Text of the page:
Vijay C Roy
PM Narendra Modi’s call for making India atmanirbhar (self-reliant) has led to a debate on the potential of the agriculture sector to become self-sufficient. Experts say we are self-reliant in cereals, wheat and paddy, but are heavily dependent on imports for oilseeds and pulses, to name a few.
According to them, India has the capacity to replace imports and produce globally competitive products. They stress upon the need for a focused approach with the right blend of policy formulation and implementation to become self-reliant. The question arises: what kind of support is needed to make India atmanirbhar in agriculture?
“When the Central government frames a policy, it must involve stakeholders in the whole process. Only then can we become atmanirbhar in agriculture,” says Ajay Vir Jakhar, Chairman, Punjab State Farmers’ and Farm Workers’ Commission.
Agriculture is a state subject, but the money comes from the Centre. “The Centre comes up with the agriculture policy without consulting the state government, the implementing agency. The Centre must ensure that the beneficiaries or stakeholders participate actively in framing the policy,” he adds.
There is also a dire need for independent evaluation of government programmes. “This can help in identifying the lapses in implementation so that these are not repeated. The lessons learnt can be used to design new programmes,” Jakhar says.
Rather than calculating the cost of cultivation, the government must calculate the real cost of growing food to protect the interests of farmers. “Further, it’s time to plan for nutritional self-reliance and the focus should be on atmanirbharta in poultry, pulses and oilseed production and not just cereals, wheat and paddy,” he adds.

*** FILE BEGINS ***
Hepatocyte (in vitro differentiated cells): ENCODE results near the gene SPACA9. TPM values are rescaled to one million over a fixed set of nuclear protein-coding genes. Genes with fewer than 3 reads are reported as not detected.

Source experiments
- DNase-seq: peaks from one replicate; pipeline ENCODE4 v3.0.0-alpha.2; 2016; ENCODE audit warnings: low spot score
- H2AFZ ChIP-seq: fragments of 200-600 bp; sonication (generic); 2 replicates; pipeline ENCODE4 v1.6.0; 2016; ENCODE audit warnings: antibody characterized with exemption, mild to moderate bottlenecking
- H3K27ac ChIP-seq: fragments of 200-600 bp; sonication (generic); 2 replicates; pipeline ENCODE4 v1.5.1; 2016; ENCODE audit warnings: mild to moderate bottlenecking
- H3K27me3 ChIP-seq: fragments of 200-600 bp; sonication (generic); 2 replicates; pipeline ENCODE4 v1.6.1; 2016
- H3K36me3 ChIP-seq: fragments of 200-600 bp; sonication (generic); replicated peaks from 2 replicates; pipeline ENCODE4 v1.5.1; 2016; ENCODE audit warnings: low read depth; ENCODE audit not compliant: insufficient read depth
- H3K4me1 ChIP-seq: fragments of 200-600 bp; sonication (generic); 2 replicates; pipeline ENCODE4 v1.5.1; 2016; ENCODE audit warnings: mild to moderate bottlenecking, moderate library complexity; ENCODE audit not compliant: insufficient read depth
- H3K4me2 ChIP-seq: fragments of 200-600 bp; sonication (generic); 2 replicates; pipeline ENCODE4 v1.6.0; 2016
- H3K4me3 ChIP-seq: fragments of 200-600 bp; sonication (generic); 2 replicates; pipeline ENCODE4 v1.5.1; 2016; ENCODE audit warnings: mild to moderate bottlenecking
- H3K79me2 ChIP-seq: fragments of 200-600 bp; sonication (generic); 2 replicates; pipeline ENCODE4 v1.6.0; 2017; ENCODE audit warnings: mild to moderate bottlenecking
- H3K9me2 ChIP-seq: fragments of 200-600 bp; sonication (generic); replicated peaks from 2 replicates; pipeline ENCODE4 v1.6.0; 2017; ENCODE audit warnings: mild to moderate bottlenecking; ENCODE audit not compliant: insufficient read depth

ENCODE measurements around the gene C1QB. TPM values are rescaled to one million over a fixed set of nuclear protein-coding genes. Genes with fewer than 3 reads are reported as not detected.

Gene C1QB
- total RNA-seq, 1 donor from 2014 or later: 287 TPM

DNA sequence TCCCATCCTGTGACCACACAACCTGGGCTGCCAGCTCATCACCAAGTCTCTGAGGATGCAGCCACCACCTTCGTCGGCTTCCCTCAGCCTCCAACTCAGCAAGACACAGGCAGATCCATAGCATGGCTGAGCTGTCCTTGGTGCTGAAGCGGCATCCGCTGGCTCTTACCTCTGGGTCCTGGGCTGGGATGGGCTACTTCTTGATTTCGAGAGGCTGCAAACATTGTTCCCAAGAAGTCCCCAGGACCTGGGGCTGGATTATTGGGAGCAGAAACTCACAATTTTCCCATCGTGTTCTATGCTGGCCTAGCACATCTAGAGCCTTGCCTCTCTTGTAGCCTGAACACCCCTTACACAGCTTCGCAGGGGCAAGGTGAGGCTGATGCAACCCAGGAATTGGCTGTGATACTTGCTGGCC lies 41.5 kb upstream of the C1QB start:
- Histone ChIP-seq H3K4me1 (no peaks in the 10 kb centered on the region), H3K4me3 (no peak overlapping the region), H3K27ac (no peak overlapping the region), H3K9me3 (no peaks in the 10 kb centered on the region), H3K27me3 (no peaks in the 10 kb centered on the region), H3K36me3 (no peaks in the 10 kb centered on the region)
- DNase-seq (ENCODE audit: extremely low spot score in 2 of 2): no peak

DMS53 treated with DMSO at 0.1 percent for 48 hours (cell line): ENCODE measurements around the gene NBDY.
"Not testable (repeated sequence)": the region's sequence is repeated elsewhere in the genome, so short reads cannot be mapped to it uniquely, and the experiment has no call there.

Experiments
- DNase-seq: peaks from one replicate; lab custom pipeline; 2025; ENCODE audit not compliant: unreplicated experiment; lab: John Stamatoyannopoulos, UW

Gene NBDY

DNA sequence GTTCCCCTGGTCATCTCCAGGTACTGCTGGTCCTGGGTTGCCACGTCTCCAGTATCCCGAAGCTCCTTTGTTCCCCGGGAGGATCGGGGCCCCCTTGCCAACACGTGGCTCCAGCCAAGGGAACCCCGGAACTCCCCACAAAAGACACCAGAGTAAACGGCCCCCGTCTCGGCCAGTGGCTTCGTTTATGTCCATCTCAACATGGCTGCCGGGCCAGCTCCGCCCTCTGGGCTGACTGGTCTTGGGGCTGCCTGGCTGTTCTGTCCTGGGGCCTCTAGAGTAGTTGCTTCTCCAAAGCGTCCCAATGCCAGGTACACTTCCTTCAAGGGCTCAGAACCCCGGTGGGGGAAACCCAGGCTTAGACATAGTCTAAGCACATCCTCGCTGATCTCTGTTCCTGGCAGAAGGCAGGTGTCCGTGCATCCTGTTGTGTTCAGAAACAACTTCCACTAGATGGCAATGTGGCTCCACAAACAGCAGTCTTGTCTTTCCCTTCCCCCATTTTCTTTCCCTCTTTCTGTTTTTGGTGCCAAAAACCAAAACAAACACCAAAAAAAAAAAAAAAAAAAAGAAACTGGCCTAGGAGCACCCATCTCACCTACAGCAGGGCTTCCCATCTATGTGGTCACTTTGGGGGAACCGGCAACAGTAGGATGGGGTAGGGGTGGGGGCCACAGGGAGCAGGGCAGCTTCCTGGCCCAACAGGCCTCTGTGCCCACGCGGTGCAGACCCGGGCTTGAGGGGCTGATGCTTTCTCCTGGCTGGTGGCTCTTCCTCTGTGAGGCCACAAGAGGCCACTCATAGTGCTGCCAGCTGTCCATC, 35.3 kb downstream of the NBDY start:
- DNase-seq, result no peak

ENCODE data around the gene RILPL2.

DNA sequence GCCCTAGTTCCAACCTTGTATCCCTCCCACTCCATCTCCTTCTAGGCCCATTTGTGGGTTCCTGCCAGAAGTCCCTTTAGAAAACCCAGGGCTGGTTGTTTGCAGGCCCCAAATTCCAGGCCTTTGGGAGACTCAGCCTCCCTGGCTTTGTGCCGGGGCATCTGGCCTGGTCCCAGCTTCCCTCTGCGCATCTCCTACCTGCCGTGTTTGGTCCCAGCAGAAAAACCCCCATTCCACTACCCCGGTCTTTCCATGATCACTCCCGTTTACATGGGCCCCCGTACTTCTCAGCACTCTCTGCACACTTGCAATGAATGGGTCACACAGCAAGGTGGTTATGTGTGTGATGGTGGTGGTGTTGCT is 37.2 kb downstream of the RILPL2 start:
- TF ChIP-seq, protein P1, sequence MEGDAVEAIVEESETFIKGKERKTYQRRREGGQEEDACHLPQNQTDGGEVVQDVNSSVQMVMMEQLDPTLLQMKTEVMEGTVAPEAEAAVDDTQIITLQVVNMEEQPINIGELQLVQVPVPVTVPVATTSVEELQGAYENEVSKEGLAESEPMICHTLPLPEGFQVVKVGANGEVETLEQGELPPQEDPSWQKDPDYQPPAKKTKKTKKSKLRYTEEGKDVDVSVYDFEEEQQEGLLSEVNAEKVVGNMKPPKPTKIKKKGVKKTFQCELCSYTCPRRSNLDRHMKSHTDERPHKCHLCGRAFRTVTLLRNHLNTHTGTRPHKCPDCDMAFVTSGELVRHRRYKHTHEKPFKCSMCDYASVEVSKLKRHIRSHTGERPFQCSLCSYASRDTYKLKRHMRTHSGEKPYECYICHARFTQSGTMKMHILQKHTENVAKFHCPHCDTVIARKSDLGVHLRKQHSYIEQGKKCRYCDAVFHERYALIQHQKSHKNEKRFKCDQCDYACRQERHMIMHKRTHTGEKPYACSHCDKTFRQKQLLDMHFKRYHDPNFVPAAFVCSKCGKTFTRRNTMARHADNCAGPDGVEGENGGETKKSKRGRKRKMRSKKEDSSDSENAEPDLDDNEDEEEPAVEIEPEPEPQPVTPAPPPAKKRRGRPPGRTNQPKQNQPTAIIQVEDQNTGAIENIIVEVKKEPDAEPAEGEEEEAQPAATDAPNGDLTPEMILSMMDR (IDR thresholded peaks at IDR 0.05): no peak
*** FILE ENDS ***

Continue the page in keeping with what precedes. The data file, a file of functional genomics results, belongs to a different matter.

To become self-sufficient, cluster-based farming is the need of the hour, with customised incentives for each crop. A one-size-fits-all strategy must be done away with, opines Puneet Singh Thind, a farmer and president of Northern Farmers’ Mega FPO (Farmer Producer Organisation).
The cluster-based approach is aimed at forming a consolidated, cultivable holding dedicated to specific foodgrains, vegetables, fruits and other horticulture crops. As per farmers, a cluster system can give a fillip to the production of pulses and oilseeds. The demand for pulses, oilseeds and horticulture crops has outgrown supply in the past decade or so.
“Also, instead of trying out random crops based on unsolicited advice, we should concentrate on specific crops suitable to micro agro climate and demand,” says Puneet. According to experts, based on an area’s production plans, only identified crops and practices should be incentivised in a particular region.
Experts state that food safety and quality assurance are areas of concern for Indian agriculture, necessitating the adoption of good agriculture practices. Farmers say government procurement should promote quality production through exports and not monoculture through public distribution at nearly free of cost.
Experts say the existing model of agriculture is not self-reliant. Considering a village as a unit, agriculture in the village is dependent on external sources in two ways: all inputs — seeds, fertilisers, pesticides etc. — come from the market and at the agricultural produce is also sold in the city markets. This model makes farmer dependent on the government, the market and companies.
“Seeds, fertilisers and pesticides should be locally produced in an organic way because all these inputs have a huge market. Every year, crores of rupees go out of a village. If this money stays in the village, it will make the village prosperous and self-reliant,” says Umendra Dutt, Executive Director, Kheti Virasat Mission (Punjab), an NGO engaged in the promotion of organic food and farming.
He adds, “We are implementing MGNREGA by investing crores of rupees in order to generate employment in villages and running Skill India for training the people, even as our entire model of agriculture is creating unemployment due to dependence on machines and the market. If agriculture becomes organic and provides livelihood to other people in the villages, the country won’t need MGNREGA and skill programmes.”
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